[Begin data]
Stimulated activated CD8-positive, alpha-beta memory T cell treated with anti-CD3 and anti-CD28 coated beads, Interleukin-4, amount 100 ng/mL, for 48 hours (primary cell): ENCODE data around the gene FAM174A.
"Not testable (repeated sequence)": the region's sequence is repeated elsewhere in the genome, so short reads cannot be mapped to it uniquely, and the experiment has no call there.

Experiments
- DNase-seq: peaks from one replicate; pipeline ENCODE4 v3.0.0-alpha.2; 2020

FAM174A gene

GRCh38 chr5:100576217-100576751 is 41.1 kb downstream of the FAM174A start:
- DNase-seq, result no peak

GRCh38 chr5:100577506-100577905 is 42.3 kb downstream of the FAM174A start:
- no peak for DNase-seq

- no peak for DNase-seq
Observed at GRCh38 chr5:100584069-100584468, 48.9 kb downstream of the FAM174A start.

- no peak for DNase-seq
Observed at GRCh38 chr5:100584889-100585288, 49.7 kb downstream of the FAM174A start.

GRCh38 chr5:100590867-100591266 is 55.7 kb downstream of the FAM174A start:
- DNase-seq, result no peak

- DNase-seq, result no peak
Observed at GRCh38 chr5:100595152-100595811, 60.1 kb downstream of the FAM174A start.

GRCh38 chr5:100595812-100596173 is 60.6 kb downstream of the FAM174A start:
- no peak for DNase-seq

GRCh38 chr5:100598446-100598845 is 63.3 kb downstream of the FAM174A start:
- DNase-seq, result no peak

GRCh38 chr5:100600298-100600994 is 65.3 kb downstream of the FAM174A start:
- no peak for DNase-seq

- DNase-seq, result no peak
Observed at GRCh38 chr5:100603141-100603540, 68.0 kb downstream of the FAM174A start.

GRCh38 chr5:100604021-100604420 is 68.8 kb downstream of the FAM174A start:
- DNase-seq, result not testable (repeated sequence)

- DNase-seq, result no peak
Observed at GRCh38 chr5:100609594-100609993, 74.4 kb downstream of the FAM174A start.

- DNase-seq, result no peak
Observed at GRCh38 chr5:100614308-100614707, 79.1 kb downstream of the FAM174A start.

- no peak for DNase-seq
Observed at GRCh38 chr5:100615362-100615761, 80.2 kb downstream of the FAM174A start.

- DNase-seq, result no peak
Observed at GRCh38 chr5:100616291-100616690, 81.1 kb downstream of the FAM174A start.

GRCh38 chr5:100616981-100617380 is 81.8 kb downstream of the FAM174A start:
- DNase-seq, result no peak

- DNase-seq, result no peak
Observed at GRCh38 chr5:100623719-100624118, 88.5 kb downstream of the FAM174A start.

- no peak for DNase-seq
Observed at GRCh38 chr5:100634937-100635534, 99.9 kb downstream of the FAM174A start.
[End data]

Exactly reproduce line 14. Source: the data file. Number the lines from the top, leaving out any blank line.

GRCh38 chr5:100590867-100591266 is 55.7 kb downstream of the FAM174A start: